Exclusive: interview with the second person in the world to be cured of HIV.

Exclusive: interview with the second person in the world to be cured of HIV.
Exclusive: interview with the second person in the world to be cured of HIV.

Adam Castillejo, known as the “London Patient,” is the second person in the world to be cured of HIV. During the BREACH Spring conference whose theme was “HIV Cure”, we had the opportunity to meet him for an exclusive interview.

Cases of recovery from HIV are rare. In total, six have been counted around the world, always following a bone marrow transplant. The case of Mr. Adam Castillejo is no exception. For the record, he was infected in 2003, then developed stage 4 lymphoma in 2012. His case required a bone marrow transplant, but given his status as a person living with HIV (PLHIV), no medical team wanted him. take charge. He was placed in a nursing home until Professor Ravi Gupta (Cambridge, UK) learned of his case and decided to treat him.

Adam, of Venezuelan origin, was to benefit from this bone marrow transplant, but a compatible donor was not easy to find. Finally, he was able to benefit from a marrow transplant from a donor with a double Delta-32 deletion. This prevents HIV from entering lymphocytes. Indeed, the doctors not only wanted to cure him of his cancer, but also of HIV. The virus is then unable to reproduce. In 2017, he stopped taking his antiretroviral treatments and in 2019, he was declared cured of the terrible virus.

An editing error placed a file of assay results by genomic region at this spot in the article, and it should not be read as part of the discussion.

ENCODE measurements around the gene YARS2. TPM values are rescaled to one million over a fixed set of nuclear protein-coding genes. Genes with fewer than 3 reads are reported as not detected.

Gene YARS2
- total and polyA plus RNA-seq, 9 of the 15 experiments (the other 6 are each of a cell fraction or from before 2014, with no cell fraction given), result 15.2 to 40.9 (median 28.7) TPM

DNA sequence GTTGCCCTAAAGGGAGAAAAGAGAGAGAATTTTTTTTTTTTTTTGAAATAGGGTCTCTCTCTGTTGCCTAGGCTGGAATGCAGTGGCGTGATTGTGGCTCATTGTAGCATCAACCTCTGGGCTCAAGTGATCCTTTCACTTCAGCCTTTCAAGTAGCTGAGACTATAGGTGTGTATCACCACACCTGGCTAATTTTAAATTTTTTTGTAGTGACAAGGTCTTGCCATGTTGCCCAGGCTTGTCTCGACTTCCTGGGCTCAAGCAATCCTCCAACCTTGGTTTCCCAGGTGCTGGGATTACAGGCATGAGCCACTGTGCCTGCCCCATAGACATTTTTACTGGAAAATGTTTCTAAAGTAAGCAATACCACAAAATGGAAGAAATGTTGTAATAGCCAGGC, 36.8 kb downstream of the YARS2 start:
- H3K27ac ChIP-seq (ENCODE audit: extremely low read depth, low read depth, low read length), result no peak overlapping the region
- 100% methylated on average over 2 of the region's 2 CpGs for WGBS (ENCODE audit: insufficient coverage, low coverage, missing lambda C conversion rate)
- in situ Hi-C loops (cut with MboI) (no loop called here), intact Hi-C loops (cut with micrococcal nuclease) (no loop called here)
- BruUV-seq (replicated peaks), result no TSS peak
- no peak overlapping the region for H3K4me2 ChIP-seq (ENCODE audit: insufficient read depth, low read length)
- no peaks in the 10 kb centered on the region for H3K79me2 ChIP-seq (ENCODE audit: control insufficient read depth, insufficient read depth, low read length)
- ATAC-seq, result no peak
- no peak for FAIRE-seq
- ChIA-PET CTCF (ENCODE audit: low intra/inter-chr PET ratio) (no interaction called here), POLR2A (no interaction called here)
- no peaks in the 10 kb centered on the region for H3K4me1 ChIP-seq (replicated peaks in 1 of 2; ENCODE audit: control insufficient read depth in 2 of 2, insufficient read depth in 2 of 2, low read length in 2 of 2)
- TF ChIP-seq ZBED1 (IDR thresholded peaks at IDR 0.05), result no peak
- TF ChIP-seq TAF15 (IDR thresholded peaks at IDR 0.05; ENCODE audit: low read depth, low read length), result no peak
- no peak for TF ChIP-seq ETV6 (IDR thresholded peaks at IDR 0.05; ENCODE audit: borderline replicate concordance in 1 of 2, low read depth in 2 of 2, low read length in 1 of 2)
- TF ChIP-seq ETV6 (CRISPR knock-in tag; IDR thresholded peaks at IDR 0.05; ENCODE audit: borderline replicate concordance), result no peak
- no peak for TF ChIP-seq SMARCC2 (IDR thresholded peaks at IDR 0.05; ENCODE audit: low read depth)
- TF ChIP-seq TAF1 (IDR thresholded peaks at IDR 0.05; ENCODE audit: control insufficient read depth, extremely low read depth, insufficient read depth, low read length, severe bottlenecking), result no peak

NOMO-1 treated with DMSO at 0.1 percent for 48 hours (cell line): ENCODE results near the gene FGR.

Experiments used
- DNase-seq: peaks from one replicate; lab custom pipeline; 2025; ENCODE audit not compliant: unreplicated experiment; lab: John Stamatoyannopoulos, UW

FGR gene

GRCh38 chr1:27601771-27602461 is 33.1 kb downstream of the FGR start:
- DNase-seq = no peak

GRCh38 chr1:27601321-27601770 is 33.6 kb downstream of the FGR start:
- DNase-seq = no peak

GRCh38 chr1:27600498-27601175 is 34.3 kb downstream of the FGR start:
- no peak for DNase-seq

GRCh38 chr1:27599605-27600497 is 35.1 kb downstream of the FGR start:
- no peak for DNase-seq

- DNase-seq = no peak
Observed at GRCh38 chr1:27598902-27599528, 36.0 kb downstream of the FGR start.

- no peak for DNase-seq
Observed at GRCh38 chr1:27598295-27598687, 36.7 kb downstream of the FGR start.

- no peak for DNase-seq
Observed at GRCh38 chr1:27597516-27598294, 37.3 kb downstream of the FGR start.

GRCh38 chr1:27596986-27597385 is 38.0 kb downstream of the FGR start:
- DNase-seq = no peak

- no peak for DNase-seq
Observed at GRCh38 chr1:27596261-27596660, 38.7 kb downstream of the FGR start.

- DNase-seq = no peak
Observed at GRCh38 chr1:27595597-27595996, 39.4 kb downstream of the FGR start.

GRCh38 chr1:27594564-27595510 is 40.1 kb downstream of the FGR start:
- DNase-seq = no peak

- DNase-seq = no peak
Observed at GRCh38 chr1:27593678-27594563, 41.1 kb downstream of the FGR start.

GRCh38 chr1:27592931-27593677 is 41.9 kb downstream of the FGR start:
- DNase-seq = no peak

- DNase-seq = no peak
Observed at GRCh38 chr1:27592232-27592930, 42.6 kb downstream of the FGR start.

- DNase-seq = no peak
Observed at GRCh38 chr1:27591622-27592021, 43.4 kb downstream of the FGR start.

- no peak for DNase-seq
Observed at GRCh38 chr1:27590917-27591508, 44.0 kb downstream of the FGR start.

How do you feel as a person recovered from HIV?
I am the same, but at the same time, I know that I am privileged and that I have a new goal in my life: that of being a bearer of hope. This is why I testify openly.

Are you no longer afraid of stigma?
You know, the stigma still exists against me, but it has evolved. I was stigmatized as a PLHIV, like all people living with this virus. With cancer, people felt a lot of compassion for me. Mentally, it’s very conflicting and complicated. Today, some PLHIV reject me, because as I am no longer HIV positive, they feel that I am no longer part of their community. However, I consider myself an HIV survivor.

Do you think a cure for HIV is possible?
This is one of the objectives that I pursue in testifying. But there are barriers. People are sometimes afraid of being cured of HIV because they identify with this disease now. […] I conducted a small survey during my travels by asking PLHIV from different countries/continents if they wanted to be completely cured. Overall, in Europe, North America and Australia, the answer is “no, but maybe yes”, because these PLHIV benefit from effective treatment. On the other hand, in Africa, South America and Asia, the people I met would like to be rid of it permanently.

What message would you like to give to health professionals regarding your situation?
I think it’s important to be transparent about curing HIV. When a patient asks a question about this, most are hesitant to answer. I would tell them: there is no completely curative treatment today, but we have to be realistic while remaining positive, because many researchers are working on this subject. It is important to preserve the confidence of PLHIV on this subject. It is a holistic, complex approach: let’s be realistic, but at the same time we can also give hope.

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